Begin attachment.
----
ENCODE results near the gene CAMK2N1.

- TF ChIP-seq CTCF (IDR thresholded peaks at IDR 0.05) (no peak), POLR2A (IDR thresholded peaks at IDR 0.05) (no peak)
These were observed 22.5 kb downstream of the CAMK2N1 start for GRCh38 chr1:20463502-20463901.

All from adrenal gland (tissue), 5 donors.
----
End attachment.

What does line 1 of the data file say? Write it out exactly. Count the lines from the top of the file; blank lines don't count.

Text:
ENCODE results near the gene CAMK2N1.